Grief and Joy

Caring Bridge Journal Entry — Apr 4, 2018

Preface: This is the hardest journal entry I've written. Most of me doesn't want to share it with you but I feel compelled to. I've learned to trust that feeling so my hope is that this journal helps someone out there. That would make it worth it.

When we brought our Littles home from Africa over 5 years ago, Little #2 was itty bitty and petrified of Chris (and every adult male) so she did this funny thing. When she woke up from a nap, she would lift her head just enough to peak over the top rail of the cradle in our hotel room. If she saw Chris, she would instantly duck her head back down, squeeze her eyes tight, and pretend to be asleep. Sometimes, she'd fall back asleep. Then she'd repeat the whole routine again. And again.

It was hysterical to watch. But also really sad. I am convinced that her itty bitty mind thought that if she just closed her eyes tight, Chris would disappear. That if she just fell back asleep and started over, her new reality would disappear and things would go back to "normal." That the scary new people wouldn't be there the next time she opened her eyes. That it was all just a bad dream.In a way, sort of, I feel the same about my new reality.

Lately, I have been bumping up against a new emotion. I think it's Grief. This is so hard to share because it feels like if I talk about it, I legitimize it. But I'm realizing that talk or not, the new reality is here to stay. I can squeeze my eyes shut and hope it's not real but every time I open my eyes, it's still there.

The reality is that my lungs aren't healthy and no one can make them be healthy. There is no other reality. I have to learn to live with the fact that my brokenness is permanent.

The reality is that I'm alive and every day is a gift. The reality is that I don't get to assume I'll be alive tomorrow. That luxury is gone. It's a luxury that we all take for granted. I just don't get to take it for granted anymore.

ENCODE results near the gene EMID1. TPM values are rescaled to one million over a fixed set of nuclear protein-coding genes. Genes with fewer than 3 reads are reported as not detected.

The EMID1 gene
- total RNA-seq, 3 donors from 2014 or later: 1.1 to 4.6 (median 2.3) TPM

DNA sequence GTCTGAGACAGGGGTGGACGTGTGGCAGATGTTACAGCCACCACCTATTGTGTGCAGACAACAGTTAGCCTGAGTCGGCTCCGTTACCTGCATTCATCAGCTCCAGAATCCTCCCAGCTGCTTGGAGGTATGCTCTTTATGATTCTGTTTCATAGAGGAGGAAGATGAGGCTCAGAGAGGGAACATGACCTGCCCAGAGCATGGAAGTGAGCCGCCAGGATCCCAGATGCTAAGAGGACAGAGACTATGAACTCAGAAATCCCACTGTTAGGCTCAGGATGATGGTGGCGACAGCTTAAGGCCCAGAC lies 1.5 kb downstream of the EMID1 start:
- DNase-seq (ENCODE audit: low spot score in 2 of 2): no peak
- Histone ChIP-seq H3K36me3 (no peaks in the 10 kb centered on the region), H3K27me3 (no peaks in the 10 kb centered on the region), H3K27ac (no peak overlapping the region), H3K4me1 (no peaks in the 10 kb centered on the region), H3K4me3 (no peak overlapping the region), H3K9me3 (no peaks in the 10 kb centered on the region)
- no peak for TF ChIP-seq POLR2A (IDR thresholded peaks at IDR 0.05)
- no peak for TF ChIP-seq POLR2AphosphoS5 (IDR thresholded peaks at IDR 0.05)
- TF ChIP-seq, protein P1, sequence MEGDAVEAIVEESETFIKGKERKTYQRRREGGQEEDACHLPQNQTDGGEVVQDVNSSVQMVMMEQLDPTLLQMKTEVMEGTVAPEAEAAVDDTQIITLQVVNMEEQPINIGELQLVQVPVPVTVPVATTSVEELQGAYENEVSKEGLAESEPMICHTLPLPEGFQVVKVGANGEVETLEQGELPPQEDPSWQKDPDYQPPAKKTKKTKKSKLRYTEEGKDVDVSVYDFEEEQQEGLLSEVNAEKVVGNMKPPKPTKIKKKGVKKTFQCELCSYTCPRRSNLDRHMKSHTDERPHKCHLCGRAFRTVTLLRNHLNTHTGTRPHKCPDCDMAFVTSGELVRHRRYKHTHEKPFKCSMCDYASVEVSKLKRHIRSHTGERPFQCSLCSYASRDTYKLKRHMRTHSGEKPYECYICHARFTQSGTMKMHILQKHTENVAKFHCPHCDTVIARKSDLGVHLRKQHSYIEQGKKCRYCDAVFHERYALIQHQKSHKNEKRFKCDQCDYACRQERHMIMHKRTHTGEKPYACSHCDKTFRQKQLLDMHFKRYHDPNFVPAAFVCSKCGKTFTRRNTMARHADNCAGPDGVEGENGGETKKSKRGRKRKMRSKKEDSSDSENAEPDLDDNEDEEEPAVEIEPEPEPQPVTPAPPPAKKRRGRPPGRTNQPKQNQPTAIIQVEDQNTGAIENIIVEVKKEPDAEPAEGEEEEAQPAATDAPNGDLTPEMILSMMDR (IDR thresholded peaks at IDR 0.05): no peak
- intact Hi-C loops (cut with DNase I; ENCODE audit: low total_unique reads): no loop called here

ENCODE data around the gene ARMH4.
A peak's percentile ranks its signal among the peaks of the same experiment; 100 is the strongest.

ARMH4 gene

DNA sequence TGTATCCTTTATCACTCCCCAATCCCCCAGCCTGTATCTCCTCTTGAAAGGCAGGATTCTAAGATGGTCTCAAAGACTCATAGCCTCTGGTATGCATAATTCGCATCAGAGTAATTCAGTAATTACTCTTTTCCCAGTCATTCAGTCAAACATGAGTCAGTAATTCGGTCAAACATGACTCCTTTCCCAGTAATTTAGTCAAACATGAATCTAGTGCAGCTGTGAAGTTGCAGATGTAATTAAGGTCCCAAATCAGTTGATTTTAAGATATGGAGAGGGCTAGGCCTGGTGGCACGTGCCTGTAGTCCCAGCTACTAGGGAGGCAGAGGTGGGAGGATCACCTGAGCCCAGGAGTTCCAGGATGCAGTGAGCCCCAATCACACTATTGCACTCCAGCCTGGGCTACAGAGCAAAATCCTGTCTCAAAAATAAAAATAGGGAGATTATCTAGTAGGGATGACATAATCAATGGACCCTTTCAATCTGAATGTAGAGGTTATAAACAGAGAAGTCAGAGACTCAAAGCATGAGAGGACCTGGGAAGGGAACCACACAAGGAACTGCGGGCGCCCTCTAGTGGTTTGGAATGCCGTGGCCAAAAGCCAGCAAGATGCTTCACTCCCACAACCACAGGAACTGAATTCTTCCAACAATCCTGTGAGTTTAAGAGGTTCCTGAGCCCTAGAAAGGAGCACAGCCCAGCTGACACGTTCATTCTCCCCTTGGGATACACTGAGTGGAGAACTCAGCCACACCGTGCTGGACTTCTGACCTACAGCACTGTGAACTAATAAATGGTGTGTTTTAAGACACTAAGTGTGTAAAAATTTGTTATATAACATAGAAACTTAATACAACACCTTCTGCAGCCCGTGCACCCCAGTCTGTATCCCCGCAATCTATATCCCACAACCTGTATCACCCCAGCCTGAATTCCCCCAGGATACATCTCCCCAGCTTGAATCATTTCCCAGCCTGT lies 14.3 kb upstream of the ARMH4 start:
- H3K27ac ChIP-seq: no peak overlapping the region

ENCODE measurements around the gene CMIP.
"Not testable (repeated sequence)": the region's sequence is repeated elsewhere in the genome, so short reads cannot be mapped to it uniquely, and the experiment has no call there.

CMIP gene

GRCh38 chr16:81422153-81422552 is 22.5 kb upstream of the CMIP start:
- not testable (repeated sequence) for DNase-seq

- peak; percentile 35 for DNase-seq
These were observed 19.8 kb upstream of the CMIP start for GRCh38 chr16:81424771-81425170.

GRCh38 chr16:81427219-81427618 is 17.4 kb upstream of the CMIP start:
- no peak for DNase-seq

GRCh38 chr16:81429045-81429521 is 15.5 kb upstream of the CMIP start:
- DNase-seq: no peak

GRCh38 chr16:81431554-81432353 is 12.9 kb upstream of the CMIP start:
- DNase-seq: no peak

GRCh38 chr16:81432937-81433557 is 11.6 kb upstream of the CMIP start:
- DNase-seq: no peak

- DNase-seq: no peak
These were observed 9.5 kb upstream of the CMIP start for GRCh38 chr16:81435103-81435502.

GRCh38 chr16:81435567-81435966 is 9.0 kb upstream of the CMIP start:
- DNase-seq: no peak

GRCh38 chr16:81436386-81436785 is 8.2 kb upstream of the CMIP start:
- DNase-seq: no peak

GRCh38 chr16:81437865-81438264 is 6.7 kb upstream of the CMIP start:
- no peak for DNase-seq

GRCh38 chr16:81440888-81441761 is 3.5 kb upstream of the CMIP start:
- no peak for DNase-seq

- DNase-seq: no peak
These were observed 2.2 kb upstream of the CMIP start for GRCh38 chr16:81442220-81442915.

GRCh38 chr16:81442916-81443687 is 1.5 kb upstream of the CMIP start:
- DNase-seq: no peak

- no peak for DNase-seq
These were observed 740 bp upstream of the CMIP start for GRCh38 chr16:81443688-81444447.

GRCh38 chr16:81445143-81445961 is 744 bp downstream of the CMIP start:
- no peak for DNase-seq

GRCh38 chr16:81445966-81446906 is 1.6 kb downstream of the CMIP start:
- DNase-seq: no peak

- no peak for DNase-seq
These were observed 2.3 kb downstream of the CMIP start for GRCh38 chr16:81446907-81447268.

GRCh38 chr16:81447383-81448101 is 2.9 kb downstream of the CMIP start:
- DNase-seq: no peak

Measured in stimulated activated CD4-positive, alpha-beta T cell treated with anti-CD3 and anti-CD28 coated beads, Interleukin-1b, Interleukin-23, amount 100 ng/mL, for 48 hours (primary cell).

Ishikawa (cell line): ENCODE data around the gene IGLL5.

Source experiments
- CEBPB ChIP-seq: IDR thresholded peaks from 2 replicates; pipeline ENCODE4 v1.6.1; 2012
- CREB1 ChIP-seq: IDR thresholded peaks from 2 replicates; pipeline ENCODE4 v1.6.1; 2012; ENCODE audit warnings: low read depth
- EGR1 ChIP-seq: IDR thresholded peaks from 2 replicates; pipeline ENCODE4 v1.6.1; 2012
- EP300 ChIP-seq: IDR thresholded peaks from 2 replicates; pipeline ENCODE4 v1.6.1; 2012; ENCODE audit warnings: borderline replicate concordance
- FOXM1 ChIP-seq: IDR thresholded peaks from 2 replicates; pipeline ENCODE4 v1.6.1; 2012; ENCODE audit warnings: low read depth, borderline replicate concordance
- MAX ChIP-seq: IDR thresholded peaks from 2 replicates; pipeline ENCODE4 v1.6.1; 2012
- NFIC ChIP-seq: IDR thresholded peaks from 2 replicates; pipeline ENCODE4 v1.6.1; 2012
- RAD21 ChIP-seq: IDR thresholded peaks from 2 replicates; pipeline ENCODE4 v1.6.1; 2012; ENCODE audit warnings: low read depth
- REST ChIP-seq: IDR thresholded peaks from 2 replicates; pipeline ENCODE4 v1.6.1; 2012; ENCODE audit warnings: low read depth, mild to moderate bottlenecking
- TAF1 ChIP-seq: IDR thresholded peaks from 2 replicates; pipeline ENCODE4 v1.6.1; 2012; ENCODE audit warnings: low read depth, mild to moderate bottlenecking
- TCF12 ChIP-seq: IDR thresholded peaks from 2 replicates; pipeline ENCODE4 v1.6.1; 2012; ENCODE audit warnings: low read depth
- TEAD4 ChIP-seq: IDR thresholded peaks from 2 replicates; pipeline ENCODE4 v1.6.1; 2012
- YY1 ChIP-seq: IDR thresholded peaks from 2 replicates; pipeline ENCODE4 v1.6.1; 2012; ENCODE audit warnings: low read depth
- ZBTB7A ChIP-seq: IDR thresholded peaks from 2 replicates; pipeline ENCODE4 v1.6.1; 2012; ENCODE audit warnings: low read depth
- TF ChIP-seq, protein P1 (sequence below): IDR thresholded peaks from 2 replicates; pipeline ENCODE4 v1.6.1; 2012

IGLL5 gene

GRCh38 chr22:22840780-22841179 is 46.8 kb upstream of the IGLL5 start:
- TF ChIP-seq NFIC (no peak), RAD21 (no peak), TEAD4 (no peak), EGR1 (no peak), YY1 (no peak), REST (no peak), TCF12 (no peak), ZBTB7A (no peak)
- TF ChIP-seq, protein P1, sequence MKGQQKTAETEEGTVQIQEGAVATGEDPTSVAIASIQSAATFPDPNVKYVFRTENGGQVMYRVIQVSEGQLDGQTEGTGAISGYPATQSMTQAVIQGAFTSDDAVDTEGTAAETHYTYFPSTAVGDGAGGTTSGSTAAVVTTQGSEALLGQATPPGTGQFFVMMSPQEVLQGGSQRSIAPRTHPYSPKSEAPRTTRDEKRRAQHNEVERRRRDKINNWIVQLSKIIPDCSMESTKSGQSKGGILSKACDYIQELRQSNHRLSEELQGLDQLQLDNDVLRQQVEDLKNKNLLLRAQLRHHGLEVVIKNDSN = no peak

The reality is that I will bleed again. And it will be horrifying. And I cannot control the circumstances. I cannot make it happen at "the perfect time." I cannot make it NOT happen.

Living carefree, in ignorance of the mess in my lungs is no longer my reality. Those days are over. And I'm grieving them.

There. I said it.

I'm grieving my past ignorance.

Where does that leave me? Does my grief negate my hope? No way!

It means my hope needs to shift. My hope is no longer in God's guidance of the doctors (although I still pray for that). My hope is no longer in complete miraculous healing (although I still pray for that). My hope is shifting much farther into the future.

My hope is in eternity. The Bible teaches that because Jesus was resurrected, that I too, as a child of God, will also be resurrected. And that resurrected body will be whole. Some people call that our glorified bodies. My glorified body will not be broken, frail, and missing parts. It will be whole and function as God designed it to function, perfectly. Honestly, having never been whole, I cannot even imagine what that will be like. But I'm looking forward to it.

I'm starting to look forward to eternity more and more. My grief is focusing my mind away from this physical and emotional pain and pointing it to heaven. And then I feel something else... Joy.

That's weird, right? My grief is producing joy. Joy, not a feeling, but a state of mind.

My sweet friend, Josh, reminded me that Jesus wept when Lazarus died. He thinks Jesus was not weeping over the loss of a dear friend, but instead that he was weeping for the sin that brought about Lazarus' death. Sin always brings death. So death is a reminder of sin. That's worth grieving over. Goodness! I needed to hear that! My grief is legitimate. My grief is for the brokenness in my body, the loss of peace of mind, and the permanent shift in my reality... all caused by sin in our world. That's worth grieving over.

But then, Jesus raised Lazarus from the dead. He made a new reality that brought joy to Jesus and those around him.

Hope is never inappropriate.

Even in grief. There is joy on the other side. Look farther. It's found in eternity.

"We have this certain hope like a strong, unbreakable anchor holding our souls to God himself. Our anchor of hope is fastened to the mercy seat which sits in the heavenly realm beyond the sacred threshold." - Hebrews 6:19 (The Passion Version)

I cried a lot this week. That's ok.

Psalm 56:8 promises,

"You keep track of all my sorrows. You have collected all my tears in your bottle. You have recorded each one in your book."

It's ok to cry. It's ok to grieve. My tears do not go unnoticed.

The very next verse reminds me,

"This I know, God is on my side."

I do not grieve alone. I do not grieve forever. Hope is's a sure thing.